Another object of the present invention is to provide an ammunition round having plural stacked miniaturized projectiles therein which separate after launch and then swarm as a group towards a target.

It is a further object of the present invention to provide an ammunition round with dispersing plural projectiles that fly in a preselected formation, leader-follower, swarming towards a target.

It is yet another object of the present invention to provide an ammunition round with dispersing plural projectiles that deploy tri-copter or quad-copter vanes, and self steer swarming towards a target.

It is a still further object of the present invention to provide an ammunition round with dispersing plural projectiles, where each projectile has its own miniaturized guidance, navigation and control components, autopilot, cameras, transmitter, receiver, antennae, power source, sensors, fuzes and/or flex circuits.

These and other objects, features and advantages of the invention will become more apparent in view of the within detailed descriptions of the invention, the claims, and in light of the following drawings wherein reference numerals may be reused where appropriate to indicate a correspondence between the referenced items. It should be understood that the sizes and shapes of the different components in the figures may not be in exact proportion and are shown here just for visual clarity and for purposes of explanation. It is also to be understood that the specific embodiments of the present invention that have been described herein are merely illustrative of certain applications of the principles of the present invention. It should further be understood that the geometry, compositions, values, and dimensions of the components described herein can be modified within the scope of the invention and are not generally intended to be exclusive. Numerous other modifications can be made when implementing the invention for a particular environment, without departing from the spirit and scope of the invention.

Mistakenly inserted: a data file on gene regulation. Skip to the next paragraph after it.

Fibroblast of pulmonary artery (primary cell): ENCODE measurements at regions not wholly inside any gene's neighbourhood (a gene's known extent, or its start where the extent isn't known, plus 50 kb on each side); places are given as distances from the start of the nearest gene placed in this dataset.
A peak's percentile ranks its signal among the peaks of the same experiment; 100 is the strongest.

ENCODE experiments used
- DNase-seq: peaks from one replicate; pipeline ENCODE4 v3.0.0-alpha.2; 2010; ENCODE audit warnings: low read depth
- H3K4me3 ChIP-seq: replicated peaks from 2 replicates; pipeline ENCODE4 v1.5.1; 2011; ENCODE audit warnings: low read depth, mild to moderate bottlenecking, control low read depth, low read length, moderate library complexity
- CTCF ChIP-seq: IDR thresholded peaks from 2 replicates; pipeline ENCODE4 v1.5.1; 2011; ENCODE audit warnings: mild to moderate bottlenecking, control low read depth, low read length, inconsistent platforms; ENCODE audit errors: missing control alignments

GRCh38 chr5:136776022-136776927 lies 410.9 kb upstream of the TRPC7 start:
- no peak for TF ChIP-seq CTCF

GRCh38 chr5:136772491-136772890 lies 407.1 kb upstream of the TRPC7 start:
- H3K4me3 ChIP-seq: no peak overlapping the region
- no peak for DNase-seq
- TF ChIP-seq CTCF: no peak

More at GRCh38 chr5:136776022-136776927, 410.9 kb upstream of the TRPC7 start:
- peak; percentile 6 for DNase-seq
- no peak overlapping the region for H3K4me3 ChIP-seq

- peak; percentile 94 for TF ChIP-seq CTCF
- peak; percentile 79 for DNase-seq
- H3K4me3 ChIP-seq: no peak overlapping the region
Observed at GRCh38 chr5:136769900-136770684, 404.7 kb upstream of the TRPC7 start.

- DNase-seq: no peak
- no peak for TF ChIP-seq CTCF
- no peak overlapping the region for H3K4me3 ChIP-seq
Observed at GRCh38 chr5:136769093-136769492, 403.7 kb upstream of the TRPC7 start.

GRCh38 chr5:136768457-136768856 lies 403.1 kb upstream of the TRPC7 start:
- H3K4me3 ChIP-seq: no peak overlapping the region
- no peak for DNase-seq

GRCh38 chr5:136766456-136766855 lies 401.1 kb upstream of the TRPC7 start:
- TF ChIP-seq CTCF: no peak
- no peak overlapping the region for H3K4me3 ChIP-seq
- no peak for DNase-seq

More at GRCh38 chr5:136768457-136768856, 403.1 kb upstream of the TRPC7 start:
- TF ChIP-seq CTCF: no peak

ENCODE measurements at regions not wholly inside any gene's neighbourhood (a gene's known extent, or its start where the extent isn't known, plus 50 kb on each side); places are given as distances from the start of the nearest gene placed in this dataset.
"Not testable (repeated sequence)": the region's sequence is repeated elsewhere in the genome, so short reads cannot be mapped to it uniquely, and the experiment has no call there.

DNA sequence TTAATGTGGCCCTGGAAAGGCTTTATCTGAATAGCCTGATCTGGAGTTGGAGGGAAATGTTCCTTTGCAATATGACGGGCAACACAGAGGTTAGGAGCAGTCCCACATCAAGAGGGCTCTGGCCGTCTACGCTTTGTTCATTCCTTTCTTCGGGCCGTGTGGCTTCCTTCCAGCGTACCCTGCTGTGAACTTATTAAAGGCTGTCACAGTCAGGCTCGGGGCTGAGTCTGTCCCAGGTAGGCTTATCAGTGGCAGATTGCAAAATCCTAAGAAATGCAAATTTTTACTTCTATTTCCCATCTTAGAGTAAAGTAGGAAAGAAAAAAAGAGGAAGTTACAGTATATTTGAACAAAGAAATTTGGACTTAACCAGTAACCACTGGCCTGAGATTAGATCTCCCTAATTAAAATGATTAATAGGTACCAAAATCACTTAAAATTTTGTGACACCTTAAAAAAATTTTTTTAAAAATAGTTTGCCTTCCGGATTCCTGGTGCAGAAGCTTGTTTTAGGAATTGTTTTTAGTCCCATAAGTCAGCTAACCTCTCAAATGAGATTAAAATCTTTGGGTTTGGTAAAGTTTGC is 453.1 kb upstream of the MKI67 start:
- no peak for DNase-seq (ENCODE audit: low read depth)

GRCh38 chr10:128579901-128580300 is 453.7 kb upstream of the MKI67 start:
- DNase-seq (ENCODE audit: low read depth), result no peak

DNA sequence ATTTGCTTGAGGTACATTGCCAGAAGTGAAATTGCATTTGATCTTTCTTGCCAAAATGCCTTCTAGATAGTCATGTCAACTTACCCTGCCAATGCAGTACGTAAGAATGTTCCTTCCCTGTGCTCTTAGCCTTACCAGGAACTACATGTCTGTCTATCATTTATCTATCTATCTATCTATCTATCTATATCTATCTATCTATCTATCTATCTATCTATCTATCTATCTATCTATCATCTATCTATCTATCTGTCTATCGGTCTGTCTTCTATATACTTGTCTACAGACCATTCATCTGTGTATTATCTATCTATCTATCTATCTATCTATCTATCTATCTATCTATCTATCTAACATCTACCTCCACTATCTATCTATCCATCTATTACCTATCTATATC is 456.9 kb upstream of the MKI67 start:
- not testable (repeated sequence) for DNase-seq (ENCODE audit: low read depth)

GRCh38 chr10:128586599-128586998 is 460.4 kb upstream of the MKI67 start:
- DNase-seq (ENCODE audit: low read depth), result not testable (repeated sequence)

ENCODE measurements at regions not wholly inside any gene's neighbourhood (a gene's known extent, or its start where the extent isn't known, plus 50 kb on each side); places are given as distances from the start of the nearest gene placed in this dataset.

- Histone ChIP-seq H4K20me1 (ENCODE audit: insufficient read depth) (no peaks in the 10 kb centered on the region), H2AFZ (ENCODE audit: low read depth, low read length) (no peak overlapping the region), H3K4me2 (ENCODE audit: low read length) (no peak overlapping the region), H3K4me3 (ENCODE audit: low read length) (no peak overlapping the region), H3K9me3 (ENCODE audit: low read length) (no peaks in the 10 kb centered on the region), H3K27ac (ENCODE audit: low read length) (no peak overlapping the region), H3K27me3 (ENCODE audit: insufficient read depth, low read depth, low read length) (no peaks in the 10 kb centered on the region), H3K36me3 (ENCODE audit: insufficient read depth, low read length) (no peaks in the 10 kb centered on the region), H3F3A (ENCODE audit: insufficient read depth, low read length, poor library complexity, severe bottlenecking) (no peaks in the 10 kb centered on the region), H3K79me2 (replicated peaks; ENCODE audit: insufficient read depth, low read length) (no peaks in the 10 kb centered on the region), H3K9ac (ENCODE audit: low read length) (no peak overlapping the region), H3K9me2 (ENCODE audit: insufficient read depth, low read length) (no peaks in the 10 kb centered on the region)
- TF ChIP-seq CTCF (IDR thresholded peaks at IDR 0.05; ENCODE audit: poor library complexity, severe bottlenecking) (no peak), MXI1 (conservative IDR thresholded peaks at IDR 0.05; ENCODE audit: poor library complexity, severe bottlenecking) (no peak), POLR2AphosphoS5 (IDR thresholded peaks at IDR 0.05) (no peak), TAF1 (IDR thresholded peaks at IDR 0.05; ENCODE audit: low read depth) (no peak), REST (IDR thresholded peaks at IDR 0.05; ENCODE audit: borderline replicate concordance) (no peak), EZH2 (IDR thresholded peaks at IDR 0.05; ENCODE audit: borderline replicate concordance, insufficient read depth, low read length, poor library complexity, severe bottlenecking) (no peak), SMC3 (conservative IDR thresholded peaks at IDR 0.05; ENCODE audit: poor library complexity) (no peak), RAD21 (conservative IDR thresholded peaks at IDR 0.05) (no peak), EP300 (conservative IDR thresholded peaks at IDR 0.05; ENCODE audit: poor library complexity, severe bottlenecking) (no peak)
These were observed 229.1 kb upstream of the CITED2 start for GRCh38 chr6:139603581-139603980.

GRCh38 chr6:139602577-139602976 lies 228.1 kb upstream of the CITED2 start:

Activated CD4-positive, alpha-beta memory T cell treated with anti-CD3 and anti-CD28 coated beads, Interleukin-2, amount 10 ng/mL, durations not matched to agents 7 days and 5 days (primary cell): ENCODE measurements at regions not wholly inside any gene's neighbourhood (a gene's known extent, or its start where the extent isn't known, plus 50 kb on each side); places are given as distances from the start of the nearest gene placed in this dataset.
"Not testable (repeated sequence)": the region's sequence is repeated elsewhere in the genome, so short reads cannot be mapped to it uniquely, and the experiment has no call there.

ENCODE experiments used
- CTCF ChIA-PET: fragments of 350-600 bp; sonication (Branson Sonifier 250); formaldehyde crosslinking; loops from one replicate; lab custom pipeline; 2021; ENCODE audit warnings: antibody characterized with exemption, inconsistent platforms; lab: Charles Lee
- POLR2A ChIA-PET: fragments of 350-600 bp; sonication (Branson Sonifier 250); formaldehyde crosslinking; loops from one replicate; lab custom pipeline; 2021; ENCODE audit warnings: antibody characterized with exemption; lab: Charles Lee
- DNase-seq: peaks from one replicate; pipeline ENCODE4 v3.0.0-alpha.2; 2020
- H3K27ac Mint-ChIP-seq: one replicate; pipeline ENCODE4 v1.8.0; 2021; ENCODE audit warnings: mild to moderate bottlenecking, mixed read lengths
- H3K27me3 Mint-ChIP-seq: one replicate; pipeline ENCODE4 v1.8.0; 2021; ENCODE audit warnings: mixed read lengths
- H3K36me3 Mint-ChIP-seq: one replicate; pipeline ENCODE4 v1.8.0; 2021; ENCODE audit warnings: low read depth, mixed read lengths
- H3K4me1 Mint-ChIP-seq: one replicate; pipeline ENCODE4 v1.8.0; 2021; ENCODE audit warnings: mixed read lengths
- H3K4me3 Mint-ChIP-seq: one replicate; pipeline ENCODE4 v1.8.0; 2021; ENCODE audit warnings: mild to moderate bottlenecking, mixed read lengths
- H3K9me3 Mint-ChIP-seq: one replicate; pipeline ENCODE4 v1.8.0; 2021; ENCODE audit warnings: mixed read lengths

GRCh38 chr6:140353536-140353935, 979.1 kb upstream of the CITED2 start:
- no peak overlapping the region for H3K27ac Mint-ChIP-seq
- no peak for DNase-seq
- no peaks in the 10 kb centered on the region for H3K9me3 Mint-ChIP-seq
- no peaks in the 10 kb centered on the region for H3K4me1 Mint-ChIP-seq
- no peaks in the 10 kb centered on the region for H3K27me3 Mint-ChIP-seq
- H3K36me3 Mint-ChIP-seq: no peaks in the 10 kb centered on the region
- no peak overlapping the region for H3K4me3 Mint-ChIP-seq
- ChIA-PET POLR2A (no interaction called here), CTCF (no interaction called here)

LIST OF DRAWINGS

FIG. 1 illustrates an outline of a common 60 mm mortar projectile.

FIG. 2 illustrates a stackable munition with collaborative engagement stacked projectiles according to this invention.

FIG. 3 illustrates a cutaway view of a stackable munition with collaborative engagement stacked projectiles according to this invention.

FIG. 4 illustrates a stackable munition with collaborative engagement stacked projectiles after gun launch according to this invention.

FIG. 5 illustrates a collaborative engagement stacked projectile transforming into self propelled projectiles according to this invention.

FIG. 6 illustrates a collaborative engagement stacked projectiles separating into a programmed pattern, according to this invention.

DETAILED DESCRIPTION